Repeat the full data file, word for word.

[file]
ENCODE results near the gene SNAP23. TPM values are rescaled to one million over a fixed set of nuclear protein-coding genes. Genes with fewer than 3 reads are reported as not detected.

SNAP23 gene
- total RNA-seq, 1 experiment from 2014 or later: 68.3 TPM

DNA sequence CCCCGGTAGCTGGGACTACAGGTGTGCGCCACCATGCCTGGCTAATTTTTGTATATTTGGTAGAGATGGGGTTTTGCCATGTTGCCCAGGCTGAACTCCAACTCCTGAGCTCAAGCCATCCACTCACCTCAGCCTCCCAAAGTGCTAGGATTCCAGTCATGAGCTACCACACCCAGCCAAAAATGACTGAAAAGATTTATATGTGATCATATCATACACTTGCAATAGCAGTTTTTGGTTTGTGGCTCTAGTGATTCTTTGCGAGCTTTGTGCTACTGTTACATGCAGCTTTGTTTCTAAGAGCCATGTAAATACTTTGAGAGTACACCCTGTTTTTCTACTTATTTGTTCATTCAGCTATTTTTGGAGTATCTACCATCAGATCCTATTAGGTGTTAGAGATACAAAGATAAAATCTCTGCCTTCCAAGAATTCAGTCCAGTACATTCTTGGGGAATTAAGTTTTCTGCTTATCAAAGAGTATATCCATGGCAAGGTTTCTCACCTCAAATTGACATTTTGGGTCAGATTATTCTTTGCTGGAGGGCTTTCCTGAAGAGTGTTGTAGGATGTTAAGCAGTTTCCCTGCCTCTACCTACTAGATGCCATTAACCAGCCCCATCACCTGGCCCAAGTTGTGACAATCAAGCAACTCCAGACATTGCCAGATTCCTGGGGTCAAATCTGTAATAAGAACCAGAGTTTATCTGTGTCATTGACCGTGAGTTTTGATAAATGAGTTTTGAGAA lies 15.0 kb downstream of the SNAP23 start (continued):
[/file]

ENCODE results near the gene SNAP23. TPM values are rescaled to one million over a fixed set of nuclear protein-coding genes. Genes with fewer than 3 reads are reported as not detected.

SNAP23 gene
- total RNA-seq, 1 experiment from 2014 or later: 68.3 TPM

DNA sequence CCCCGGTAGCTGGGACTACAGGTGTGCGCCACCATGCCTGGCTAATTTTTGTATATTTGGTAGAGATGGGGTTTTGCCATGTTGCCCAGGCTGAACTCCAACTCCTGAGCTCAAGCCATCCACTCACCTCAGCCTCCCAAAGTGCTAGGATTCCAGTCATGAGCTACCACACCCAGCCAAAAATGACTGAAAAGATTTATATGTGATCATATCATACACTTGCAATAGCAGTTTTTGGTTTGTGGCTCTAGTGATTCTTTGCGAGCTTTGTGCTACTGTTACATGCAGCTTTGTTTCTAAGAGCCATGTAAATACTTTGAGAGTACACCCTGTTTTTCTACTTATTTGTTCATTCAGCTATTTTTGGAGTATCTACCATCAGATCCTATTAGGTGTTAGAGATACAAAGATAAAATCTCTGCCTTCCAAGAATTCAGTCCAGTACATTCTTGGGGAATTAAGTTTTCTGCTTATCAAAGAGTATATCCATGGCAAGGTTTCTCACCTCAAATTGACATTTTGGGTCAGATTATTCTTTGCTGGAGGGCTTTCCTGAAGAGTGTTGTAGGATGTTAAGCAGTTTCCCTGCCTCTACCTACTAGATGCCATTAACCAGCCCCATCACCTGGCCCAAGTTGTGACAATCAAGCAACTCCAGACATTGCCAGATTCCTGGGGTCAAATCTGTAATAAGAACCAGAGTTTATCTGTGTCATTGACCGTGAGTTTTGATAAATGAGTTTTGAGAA lies 15.0 kb downstream of the SNAP23 start (continued):